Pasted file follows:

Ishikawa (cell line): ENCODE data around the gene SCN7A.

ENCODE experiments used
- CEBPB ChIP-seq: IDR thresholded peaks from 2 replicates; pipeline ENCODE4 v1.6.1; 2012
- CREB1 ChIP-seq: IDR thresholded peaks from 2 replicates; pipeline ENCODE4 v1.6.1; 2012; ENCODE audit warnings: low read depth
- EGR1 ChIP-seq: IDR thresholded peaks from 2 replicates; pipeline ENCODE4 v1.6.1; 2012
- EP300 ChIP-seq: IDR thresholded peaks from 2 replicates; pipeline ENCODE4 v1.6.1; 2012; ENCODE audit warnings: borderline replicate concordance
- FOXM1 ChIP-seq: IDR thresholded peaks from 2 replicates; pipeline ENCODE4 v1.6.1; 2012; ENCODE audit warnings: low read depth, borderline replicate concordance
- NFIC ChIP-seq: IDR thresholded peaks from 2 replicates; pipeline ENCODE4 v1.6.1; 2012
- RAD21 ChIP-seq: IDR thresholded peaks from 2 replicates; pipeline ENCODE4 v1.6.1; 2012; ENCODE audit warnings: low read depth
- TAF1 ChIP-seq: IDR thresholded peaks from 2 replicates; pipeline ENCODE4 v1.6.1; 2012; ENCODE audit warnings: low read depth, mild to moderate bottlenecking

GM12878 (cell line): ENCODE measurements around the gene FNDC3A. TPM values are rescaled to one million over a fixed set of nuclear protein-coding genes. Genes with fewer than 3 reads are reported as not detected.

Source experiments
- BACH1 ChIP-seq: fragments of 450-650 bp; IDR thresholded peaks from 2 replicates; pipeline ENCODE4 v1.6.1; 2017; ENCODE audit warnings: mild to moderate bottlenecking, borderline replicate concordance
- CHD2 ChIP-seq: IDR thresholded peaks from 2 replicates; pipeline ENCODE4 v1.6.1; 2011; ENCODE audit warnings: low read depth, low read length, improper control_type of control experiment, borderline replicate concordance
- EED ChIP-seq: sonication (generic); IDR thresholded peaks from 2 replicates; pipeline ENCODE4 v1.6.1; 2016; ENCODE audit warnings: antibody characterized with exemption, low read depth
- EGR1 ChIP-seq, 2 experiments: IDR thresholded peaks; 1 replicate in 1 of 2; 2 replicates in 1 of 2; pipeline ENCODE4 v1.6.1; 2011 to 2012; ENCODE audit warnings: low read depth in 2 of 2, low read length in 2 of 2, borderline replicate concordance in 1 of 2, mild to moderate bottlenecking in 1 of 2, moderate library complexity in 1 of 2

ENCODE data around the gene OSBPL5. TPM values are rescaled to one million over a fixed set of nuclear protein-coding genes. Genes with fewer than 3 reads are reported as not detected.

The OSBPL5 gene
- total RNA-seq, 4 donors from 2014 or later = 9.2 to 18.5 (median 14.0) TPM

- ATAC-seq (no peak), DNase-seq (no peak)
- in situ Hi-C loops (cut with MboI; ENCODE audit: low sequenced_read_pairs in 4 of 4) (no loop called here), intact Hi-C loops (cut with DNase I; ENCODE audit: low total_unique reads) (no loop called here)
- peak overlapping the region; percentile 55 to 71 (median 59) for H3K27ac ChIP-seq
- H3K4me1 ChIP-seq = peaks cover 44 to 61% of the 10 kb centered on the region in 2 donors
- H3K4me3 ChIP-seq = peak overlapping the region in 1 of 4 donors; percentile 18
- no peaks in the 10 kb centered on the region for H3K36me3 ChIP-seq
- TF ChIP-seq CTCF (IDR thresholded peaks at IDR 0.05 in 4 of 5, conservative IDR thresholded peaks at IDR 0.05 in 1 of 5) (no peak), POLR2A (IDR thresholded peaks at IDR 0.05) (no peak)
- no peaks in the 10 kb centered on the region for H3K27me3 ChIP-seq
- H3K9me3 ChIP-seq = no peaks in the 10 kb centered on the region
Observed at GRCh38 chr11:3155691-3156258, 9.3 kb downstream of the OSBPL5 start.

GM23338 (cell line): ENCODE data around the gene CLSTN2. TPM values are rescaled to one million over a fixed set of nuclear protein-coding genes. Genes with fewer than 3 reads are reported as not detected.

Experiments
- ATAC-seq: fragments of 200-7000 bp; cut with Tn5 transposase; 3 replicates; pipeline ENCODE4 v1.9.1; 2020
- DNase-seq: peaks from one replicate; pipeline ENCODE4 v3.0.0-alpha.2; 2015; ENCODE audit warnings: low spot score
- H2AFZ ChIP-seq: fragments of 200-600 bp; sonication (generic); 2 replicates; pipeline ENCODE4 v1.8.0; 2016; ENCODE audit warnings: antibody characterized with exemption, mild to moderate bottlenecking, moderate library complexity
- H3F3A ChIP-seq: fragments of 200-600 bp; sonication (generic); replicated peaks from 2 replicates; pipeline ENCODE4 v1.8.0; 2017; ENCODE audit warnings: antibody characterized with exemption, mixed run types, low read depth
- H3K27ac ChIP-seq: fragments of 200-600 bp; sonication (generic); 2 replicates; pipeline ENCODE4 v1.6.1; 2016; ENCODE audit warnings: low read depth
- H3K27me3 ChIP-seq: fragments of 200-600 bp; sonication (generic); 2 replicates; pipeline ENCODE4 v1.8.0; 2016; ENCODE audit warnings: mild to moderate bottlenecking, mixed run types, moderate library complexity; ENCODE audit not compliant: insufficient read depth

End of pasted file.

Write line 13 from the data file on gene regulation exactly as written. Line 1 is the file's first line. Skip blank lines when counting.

- BACH1 ChIP-seq: fragments of 450-650 bp; IDR thresholded peaks from 2 replicates; pipeline ENCODE4 v1.6.1; 2017; ENCODE audit warnings: mild to moderate bottlenecking, borderline replicate concordance